"I always seemed to be walking on eggshells around Eric," O'Dell said about the singer who once threw her out of the house he shared with Pattie Boyd. "But in fact, I realise now, it was due to both our addictions. Alcohol made us both combative, but at the time, I just thought he was being a jerk."
O'Dell once wrote a memo to John and Yoko while she worked at Apple. A friend of hers had just called from New York to tell her about a concert being planned in Woodstock, New York. The organiser wanted to know if Lennon could appear. "No, not really," said Lennon. "But I'd love to go and watch," he said.
"There is still a question whether Paul McCartney was thinking of me the day he wrote 'Get Back'," O'Dell told me.
Working at Apple one day -- and high on LSD -- O'Dell, who had lived for some time in Tucson, Arizona, was horrified when she was asked to type the lyrics to a new song by The Beatles, 'Get Back'.
"The first lines I read were 'Jo Jo left his home in Tucson, Arizona/ For some California grass'. And I went, 'Oh my God, they're telling me I should leave,'" she said. "And then somewhere in LA, I guess a year or two later, George and I were driving somewhere and he said, 'Well Paul wrote that song 'Get Back' about you, didn't he?'"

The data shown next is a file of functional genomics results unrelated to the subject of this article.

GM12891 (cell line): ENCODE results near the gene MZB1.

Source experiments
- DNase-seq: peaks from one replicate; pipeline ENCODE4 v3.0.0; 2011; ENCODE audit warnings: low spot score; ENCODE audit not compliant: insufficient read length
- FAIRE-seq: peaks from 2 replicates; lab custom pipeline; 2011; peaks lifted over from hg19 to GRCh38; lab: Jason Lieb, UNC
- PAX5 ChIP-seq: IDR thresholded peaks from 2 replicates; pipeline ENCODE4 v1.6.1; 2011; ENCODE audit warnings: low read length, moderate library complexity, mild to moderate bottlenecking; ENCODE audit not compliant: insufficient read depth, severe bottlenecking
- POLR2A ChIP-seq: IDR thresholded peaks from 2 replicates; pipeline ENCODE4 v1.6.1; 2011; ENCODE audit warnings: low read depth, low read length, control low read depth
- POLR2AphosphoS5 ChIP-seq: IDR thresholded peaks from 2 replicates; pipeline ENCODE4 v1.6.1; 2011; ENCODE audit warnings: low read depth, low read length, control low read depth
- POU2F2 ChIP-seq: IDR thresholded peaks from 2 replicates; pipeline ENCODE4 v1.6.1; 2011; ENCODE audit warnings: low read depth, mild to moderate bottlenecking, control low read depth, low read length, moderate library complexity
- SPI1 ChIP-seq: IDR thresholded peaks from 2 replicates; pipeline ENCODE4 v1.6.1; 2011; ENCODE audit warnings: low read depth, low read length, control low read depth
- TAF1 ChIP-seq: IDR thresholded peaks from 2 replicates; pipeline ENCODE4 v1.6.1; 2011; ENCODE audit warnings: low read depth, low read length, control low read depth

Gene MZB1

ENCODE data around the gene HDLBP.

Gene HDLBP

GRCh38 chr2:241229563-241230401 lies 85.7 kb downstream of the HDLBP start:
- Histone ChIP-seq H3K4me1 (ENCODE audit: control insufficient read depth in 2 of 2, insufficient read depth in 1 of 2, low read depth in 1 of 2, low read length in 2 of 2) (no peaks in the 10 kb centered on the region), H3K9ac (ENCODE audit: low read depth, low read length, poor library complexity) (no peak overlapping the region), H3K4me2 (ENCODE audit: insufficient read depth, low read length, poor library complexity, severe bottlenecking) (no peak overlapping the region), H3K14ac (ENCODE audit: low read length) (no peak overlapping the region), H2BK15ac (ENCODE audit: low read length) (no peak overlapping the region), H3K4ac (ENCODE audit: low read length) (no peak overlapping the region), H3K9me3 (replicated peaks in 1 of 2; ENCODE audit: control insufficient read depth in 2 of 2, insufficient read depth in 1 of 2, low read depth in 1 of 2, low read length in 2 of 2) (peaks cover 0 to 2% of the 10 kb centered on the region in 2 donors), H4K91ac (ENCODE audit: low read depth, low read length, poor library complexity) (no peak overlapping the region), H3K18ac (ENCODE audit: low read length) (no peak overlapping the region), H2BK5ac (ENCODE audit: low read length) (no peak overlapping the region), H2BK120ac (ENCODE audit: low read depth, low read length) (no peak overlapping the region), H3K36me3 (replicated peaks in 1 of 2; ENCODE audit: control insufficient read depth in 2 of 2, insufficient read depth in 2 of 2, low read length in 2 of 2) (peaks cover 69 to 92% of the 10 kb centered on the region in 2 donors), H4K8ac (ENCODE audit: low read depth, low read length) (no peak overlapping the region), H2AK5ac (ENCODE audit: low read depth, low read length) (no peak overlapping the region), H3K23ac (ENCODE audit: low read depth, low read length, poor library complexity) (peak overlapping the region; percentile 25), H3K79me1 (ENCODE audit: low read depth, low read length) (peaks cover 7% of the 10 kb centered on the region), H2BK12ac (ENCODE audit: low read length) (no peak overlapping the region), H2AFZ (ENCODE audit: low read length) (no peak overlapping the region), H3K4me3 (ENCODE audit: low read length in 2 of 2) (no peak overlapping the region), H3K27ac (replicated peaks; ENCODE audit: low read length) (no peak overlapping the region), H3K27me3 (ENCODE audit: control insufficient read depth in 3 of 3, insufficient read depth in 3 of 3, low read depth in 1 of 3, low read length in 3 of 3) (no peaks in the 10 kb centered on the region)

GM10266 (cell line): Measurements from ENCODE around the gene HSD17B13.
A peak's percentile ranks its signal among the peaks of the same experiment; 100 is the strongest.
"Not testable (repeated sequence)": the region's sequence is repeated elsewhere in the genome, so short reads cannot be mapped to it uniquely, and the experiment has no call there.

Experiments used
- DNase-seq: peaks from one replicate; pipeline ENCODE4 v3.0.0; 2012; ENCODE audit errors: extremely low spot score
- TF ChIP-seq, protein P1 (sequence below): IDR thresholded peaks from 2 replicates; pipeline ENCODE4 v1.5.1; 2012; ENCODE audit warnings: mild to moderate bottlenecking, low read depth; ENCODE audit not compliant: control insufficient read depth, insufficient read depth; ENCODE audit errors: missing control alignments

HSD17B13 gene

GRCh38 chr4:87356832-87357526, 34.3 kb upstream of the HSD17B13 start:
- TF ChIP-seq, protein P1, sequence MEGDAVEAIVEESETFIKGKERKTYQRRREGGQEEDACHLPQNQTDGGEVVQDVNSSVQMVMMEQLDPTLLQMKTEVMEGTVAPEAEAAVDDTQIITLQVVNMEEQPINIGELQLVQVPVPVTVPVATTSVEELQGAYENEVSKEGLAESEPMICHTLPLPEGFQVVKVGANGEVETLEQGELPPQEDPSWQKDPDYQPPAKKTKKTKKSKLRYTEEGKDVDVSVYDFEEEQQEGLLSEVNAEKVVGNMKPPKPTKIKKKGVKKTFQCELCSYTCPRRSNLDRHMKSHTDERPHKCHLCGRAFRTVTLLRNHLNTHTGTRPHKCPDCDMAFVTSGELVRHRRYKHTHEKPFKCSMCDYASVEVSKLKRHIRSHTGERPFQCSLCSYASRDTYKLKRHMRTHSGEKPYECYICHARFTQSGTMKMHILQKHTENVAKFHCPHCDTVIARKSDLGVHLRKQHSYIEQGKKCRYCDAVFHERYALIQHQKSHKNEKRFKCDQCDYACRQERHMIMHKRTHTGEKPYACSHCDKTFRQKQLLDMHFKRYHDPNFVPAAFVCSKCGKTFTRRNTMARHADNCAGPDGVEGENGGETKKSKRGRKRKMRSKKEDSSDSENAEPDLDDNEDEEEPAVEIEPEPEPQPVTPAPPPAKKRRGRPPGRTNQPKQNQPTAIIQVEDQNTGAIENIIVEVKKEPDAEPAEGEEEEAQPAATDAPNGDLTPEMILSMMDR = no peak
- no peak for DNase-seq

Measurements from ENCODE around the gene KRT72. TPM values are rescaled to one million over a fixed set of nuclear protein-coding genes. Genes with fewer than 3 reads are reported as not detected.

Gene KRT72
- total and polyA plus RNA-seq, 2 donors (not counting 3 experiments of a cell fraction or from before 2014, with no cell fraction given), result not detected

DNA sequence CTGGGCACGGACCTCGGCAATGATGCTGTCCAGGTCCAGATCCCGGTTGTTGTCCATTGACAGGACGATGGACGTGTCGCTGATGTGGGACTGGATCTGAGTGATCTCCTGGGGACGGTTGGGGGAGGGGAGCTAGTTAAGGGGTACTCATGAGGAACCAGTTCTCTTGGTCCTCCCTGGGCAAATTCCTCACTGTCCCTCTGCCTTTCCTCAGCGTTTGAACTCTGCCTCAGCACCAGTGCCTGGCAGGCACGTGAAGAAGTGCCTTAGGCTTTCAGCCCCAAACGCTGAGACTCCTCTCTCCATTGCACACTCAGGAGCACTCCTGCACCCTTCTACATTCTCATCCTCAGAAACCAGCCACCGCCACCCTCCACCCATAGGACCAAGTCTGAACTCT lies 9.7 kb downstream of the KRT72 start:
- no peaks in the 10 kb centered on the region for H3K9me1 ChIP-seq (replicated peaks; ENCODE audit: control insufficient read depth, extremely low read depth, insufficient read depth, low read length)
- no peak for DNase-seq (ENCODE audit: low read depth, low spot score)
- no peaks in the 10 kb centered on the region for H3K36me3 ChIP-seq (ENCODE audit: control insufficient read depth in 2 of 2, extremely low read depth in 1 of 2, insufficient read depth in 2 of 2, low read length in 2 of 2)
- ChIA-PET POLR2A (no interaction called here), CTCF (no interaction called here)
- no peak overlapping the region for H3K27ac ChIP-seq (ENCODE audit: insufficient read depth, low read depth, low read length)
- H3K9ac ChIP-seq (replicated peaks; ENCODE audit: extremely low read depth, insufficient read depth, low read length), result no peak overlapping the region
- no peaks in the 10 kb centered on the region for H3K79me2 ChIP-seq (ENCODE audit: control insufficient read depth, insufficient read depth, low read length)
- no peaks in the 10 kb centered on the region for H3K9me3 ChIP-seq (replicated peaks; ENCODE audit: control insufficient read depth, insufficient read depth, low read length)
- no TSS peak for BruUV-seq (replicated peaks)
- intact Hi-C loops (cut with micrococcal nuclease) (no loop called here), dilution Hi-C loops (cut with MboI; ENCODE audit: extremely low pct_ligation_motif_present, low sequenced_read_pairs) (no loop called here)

"That's always been a question that only Paul can answer," said O'Dell, "but I actually don't think so, to be honest. But I would love to ask him."
O'Dell called Dylan the most organised and professional of all the musicians she worked with but found his renowned intensity unnerving at times. "He could spend the evening with you. . . having these conversations that are so intimate. And the next morning, you see him in the lobby and he doesn't even notice you. It's like you don't exist."